Since the early twentieth century, traditional herbal formulations in Asia have often been redesigned to foster new domestic markets, to facilitate the exportation of medicines and to answer the needs of an ever increasing number of global consumers. The Asian herbal industry wished to demonstrate its excellence by complying with "good manufacturing practices", sought WHO and FDA certifications and entered into vast transnational networks. However, the extension of procedures for pharmaceutical production and for standardizing laboratory practices in this sector is by large original. The Ayurvedic, Chinese, Tibetan or again Kampo herbal pharmaceutical industries produce new regimes of compound-based drug discovery which mix, transform and overlap medical cultures and traditions. This has involved the creation of heterodox epistemologies, which have then allowed the creation of new "traditional" products, the indications of which draw increasingly from biomedicine categories.

These newly formulated drugs are the object of specific systems of appropriation (through patent, the building of 'legal' databases, proprietary protection by trademarks, etc.), which have not only gained central stage in countries like India and China, but also influenced international regulatory bodies. At the same time, this industry is constrained by national and international regulatory environments, which play an important role in shaping innovation processes, as well as the production and diffusion of drugs. People at PharmAsia therefore seeks to explore the way by which the Asian herbal industry is subjected to a variety of regulatory environments as much as it has fostered the emergence of alternative models of property rights, and their global acceptance, as well as to how in turn, these new forms of property have today come to drive pharmaceutical innovation itself. By providing textual, historical and anthropological analysis of the mutual reinforcement between innovation patterns, market construction and legal protection in India, China, Taiwan, Japan, South Korea, and Indonesia, PharmAsia aims to set out new research avenues to study the industrialization of traditional medicine and the complex interface between regulatory systems, innovation processes, and the market.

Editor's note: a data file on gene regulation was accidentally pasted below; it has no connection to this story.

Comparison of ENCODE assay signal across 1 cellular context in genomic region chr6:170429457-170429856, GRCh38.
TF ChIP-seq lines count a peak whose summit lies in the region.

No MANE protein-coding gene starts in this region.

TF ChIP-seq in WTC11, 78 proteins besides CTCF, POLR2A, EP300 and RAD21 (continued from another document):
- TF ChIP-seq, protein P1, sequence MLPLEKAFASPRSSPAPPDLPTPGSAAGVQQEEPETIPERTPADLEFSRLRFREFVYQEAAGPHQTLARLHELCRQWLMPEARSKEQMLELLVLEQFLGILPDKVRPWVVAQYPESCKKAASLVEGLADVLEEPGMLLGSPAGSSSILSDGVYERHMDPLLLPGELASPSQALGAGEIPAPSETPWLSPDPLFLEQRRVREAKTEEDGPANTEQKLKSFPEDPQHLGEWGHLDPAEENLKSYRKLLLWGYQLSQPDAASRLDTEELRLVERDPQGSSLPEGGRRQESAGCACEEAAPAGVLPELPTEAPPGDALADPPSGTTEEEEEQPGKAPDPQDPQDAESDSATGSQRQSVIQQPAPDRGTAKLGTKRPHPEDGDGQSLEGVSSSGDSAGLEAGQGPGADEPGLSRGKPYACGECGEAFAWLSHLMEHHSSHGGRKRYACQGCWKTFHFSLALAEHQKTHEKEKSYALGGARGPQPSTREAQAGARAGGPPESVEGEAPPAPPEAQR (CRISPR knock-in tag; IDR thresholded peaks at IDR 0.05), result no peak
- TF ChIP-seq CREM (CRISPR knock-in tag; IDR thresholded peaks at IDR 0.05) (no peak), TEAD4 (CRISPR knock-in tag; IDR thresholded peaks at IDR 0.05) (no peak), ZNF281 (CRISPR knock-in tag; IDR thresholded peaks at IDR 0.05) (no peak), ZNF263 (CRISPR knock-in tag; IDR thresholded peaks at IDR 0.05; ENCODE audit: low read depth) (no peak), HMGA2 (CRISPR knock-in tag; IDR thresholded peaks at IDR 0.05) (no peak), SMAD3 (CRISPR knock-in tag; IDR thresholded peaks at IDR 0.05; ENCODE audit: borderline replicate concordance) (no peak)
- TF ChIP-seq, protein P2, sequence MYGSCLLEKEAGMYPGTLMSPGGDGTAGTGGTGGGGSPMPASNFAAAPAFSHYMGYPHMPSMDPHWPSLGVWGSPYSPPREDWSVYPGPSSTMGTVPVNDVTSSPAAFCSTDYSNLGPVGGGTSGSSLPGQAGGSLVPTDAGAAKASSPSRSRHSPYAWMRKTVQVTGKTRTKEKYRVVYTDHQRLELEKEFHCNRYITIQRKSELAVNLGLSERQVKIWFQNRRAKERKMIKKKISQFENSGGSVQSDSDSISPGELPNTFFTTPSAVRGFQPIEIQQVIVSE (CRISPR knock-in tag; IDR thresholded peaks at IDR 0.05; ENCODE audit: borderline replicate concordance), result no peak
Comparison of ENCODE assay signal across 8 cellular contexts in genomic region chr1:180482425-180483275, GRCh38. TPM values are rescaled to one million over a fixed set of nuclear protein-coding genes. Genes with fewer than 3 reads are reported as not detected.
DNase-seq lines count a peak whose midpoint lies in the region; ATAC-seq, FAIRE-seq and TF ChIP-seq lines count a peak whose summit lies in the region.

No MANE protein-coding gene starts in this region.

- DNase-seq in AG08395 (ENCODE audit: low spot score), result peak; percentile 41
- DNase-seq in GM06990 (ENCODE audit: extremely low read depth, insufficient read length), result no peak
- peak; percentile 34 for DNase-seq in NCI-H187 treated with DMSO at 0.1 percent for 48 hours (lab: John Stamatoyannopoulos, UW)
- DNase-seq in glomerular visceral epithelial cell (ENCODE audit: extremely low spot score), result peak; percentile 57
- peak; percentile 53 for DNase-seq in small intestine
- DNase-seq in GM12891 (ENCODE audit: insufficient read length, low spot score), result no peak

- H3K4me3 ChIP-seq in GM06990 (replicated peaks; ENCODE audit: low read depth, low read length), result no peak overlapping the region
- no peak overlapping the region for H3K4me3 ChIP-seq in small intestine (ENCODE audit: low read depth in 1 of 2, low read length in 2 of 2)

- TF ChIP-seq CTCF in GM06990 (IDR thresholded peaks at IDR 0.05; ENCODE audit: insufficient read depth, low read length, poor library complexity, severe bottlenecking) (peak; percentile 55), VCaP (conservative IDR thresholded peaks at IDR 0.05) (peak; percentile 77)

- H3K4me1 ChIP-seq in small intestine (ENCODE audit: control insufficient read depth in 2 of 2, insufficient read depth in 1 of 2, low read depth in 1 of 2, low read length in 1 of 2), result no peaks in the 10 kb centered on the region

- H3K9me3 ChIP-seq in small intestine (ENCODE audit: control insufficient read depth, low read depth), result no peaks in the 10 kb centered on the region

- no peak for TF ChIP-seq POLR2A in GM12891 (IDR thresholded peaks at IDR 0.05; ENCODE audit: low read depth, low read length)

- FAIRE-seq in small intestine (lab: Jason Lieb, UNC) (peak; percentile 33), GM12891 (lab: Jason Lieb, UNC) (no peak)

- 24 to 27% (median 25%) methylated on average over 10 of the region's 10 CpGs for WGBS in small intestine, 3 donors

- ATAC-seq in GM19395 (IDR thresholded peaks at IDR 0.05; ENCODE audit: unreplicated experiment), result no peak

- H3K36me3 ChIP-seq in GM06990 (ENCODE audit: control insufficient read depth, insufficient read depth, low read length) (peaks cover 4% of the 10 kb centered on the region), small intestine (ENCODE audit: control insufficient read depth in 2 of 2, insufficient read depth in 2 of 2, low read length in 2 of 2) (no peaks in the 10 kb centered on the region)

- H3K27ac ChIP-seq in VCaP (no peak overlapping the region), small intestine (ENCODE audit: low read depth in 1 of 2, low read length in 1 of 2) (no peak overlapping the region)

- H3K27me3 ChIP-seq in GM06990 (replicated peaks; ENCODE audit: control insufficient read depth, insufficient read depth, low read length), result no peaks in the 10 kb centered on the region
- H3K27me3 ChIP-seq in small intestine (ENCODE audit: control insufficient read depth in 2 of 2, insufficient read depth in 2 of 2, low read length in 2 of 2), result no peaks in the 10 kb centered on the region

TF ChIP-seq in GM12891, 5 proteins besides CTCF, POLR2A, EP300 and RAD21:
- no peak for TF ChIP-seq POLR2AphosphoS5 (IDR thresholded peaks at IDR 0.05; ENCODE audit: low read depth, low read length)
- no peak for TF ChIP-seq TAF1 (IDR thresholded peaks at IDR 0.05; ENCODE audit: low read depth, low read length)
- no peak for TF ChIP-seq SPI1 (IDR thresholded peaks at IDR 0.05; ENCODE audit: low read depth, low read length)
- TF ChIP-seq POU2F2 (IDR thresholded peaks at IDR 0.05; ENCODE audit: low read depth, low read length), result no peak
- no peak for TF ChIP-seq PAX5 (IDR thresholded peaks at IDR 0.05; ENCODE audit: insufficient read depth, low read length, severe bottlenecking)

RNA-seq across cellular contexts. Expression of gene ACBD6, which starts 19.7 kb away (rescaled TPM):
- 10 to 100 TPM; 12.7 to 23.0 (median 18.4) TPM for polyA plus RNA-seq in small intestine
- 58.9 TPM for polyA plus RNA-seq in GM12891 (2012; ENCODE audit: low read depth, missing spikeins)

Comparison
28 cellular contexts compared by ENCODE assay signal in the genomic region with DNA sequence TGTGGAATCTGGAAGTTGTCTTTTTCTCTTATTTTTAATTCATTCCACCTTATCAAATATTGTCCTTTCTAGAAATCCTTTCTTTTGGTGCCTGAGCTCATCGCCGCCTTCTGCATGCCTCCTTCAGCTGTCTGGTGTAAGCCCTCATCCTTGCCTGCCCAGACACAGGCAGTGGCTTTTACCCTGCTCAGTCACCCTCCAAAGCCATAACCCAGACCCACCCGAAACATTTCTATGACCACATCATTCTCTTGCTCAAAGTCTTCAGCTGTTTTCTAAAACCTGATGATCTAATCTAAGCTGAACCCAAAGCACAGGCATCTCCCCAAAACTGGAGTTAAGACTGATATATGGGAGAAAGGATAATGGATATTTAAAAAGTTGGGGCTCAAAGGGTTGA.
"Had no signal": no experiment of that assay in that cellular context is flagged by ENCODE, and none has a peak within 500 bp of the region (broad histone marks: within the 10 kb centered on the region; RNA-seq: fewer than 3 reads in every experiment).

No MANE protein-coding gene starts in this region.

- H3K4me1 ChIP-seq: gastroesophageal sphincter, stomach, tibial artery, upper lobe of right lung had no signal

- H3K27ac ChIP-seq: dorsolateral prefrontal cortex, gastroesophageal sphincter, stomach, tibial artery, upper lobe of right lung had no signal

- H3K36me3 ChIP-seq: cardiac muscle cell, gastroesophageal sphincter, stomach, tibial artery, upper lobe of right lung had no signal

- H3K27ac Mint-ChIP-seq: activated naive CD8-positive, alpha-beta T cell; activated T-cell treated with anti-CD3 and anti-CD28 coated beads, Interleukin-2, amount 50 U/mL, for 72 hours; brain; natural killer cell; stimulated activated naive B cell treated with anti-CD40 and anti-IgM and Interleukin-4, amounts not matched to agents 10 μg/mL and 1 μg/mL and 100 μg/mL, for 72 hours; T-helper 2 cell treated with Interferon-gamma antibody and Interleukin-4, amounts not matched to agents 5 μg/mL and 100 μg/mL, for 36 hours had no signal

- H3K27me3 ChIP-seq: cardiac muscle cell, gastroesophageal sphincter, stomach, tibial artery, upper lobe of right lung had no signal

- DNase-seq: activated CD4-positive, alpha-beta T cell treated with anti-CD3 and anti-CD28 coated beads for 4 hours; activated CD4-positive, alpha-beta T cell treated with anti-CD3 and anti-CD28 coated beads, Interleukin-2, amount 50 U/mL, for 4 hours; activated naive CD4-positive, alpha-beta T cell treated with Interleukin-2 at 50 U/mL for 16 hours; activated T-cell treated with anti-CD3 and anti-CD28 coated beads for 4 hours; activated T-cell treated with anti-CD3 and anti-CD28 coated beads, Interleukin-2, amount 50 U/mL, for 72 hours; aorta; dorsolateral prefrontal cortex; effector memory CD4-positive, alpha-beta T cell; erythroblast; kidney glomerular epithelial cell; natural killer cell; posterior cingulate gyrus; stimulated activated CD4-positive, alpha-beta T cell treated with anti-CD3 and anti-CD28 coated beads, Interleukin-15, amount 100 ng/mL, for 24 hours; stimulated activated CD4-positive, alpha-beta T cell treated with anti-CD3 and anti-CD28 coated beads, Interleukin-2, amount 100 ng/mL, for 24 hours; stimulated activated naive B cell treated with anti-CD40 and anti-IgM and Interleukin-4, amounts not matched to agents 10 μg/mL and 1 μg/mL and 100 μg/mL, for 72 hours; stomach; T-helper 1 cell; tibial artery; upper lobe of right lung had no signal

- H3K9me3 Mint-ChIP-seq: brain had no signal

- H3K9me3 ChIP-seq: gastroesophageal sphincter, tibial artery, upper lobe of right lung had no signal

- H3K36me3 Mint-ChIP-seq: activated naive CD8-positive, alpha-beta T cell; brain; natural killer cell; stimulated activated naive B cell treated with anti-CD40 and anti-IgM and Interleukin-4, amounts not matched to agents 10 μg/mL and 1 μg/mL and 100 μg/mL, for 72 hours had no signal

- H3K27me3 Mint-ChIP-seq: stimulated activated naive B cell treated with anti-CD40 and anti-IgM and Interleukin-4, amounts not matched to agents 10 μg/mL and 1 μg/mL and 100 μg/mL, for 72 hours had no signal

bcResearch is organized along five main axis:

* Innovation and drug discovery

* Regimes of intellectual property protection

* Industrial mass production

* Diffusion and marketing

* Consumption

Established in 2012, following and expanding a successful programme (Pharmasud) funded by the French National Research Agency in India, the PharmAsia network gathers scientists, ranging from textual specialists to historian of science and medicine, social and medical anthropologists, scholars in science and technology studies, political scientists, legal specialists, and economists. This interdisciplinarity is indispensable, since pharmaceutical globalization and systems of innovation in Asian countries raise important and difficult questions about the nature of knowledge, practices of production, juridical norms, ways of taking responsibilities and the construction of social and cultural identities.

Administered by the Centre for Research on Medicine, Science, Health and Society (Cermes3) in Paris, PharmAsia organizes conferences and seminars, produces collective publications and encourages the institutional exchange of scholars with the aim to build and strengthen this exciting field of research.